Thursday, October 27, 2005

Gambling discussions at The Press Club of Western PA

Lots of interesting things happened with a lunch discussion today hosted by the Press Club. Great event with lots of information for the typical citizen. I'm was keen to discover a few things that are 'in the margins' of the story that might come today from the standard outlets.

The Greater Pittsburgh Convention and Vistors Breau, a group that is funded by tax money, holds CLOSED Board Meetings. And, the Chair of that organization didn't even know it.

B.J. Leber (Chair of the Vistors & Convention Breau) and Senior Vice President and Station Manager of WQED Multimedia, also didn't know that WQED isn't going to host a Mayor's debate.

Through all the discussions, I still have yet to hear a valid objection as to why the Convention Center should not be home to the new gambling casino that is sure to come to Pittsburgh in the future. Mayor Murphy said, "We can't do that." But I think he is really saying, "I don't want to do that."

Murphy also put his abrasive personality into high gear as he scolded the locals for not doing their job. I think he was speaking to the media for its less than full-monty coverage of the associated gambling stories. Murphy wants more "transparent" elements -- for everyone else but not him. Murphy would NOT talk about some of the back-room deals that are rumored to be cut. Murphy would not name names. Murphy said some matters are 'no secret' -- but he just did so with a tease and wink and a shrug.

The state put in $150-million for the building of the Convention Center. That is money out of our (PA taxpayers) back pocket. Plus, there was to be another $150-million put in from other, local sources. But, they over-runs ran an extra $70-million or so. So, it is safe to say we paid nearly $400-million on the convention center. Or, we've paid more than $300-million and we still owe that amount.

Annually, the convention center's operation runs into the red and costs the S&A (our authority) about $3.4 million. The annual operation deficit for this one year that was not able to be covered by the annual budget was $1-million. So, annually, if this year is any proof, the convention center is a drain on the local public budgets of about $4 to $5-million.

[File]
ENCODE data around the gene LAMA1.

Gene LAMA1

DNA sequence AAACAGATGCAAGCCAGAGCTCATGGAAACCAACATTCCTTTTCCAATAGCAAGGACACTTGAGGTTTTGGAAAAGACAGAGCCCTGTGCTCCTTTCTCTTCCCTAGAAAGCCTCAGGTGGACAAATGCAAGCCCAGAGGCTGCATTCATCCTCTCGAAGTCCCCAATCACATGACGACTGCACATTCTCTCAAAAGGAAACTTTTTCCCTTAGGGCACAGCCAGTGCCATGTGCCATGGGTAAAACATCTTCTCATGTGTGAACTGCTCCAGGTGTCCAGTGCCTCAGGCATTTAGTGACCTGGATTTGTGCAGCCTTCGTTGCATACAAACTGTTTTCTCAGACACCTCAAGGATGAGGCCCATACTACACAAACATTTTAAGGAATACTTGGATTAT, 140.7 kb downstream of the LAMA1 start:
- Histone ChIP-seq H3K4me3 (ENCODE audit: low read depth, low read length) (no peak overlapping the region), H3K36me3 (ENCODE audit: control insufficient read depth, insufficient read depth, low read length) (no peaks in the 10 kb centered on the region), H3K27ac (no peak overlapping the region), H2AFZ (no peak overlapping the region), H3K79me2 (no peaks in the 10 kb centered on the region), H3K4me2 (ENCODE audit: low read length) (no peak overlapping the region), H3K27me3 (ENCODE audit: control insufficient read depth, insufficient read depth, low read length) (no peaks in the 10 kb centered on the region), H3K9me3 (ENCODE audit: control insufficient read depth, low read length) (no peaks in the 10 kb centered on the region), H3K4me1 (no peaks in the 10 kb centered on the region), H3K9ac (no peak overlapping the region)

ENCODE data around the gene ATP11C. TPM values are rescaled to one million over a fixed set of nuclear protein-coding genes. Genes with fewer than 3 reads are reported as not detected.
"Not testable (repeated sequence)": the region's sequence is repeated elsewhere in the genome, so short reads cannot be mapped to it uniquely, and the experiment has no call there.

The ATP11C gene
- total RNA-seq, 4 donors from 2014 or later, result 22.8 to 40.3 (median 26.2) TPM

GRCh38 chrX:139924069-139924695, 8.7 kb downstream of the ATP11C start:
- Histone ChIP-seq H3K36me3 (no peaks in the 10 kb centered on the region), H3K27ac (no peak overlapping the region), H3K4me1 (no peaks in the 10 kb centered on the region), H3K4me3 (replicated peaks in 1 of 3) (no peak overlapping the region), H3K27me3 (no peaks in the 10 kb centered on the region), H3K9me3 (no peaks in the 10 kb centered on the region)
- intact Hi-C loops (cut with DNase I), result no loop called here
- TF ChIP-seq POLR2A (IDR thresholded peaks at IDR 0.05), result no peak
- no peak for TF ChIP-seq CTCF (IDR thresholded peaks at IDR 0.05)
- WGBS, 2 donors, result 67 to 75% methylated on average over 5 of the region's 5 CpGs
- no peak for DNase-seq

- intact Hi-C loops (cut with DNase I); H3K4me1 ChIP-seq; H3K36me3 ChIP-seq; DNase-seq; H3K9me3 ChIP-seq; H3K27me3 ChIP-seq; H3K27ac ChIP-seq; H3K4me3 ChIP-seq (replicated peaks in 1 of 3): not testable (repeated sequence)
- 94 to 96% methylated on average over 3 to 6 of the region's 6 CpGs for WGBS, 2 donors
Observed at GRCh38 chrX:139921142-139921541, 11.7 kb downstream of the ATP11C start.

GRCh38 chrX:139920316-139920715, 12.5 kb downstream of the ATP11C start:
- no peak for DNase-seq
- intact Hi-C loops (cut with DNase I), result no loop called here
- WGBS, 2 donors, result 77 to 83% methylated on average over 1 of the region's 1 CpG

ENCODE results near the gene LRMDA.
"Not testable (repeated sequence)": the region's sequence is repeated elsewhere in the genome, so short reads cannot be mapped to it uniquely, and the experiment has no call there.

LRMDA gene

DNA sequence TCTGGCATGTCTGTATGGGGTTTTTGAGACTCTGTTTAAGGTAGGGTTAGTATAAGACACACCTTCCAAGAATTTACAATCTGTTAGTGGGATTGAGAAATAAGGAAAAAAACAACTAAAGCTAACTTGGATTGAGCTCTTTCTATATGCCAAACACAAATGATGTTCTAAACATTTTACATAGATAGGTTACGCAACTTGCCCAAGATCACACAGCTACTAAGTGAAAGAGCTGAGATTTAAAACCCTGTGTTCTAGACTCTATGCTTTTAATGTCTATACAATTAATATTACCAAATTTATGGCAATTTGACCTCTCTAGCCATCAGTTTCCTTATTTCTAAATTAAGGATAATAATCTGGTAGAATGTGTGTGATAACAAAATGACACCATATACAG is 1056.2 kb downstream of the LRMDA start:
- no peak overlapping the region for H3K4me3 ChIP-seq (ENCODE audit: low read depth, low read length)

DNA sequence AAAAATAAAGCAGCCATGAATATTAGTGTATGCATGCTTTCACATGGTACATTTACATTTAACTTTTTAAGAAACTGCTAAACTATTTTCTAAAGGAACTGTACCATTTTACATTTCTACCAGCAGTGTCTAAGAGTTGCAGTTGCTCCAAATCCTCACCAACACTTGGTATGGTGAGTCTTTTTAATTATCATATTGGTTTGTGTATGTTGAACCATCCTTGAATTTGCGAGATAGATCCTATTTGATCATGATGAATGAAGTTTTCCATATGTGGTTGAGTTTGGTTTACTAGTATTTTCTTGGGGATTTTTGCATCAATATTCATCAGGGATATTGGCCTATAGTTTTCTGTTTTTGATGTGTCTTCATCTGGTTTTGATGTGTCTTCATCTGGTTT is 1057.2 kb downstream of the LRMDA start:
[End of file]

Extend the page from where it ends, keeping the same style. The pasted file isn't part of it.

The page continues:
The Vistors & Convention Breau got a good bit of money from the state at start-up, decades ago. Plus, it runs on the hotel tax.

Remember, the Vistors and Convention Center has closed board meetings. That sucks.

Furthermore, at the next board meeting, all the big hitters who are expected to put in a bid for the Pittsburgh Gambling License have been invited to present to the board. This is to consider how the gambling might impact on the convention center.

The Convention Center has a lot of religious groups. There are certain populations that are NOT interested in going to a convention city and needing to deal with gambling. They'll not want to use Pittsburgh as a destination for their events in the future.

The value of the Convention Center, according to my way of thinking, is going to go lower and lower. The Convention Center is a white elephant now that costs a lot of money from various public sources. In the future, after gambling arrives, it is going to be less viable than it is today. The Convention Center's expenses might double from their highs of today.

In his statements and presentation, Mayor Murphy talked about the 'footprint' of the new gambling casino. It is going to be huge, he said. It will take up all of Point State Park -- as a reference. It will be as big as the footprint of PNC Park -- as another point of reference. Jeepers. That fits within the existing Convention Center. Mayor Murphy supports the thinking and logic of putting the casino within the vast, under-utilized Convention Center.

Mayor Murphy also expressed some finance needs. The new casino operator is going to pay $50-million for the license (that does not expire). About another $40-$60-million for the slot machines. And, about $300-million for the building. Jeepers. We'll sell them the Convention Center for $300-million.

There are many other points and counter-points to make about this gambling saga. All points lead to a logical conclusion when you 'think again.' Put the casino into the existing, well-designed, river-front, non-neighborhood, parking rich, hotel accessible, green, CONVENTION CENTER. Then the public can profit in many ways -- to cover some of the sins of the past and get out from many of the anchors for future budgets.

If we make a push for this -- the gambling casino could open as soon as the departure of the All Star Game -- in the Convention Center -- July 2006. That's the challenge. Do it now. Do it quickly. Do it with the best property we have that is not performing well. Turn the weakness into an asset for the private operator.

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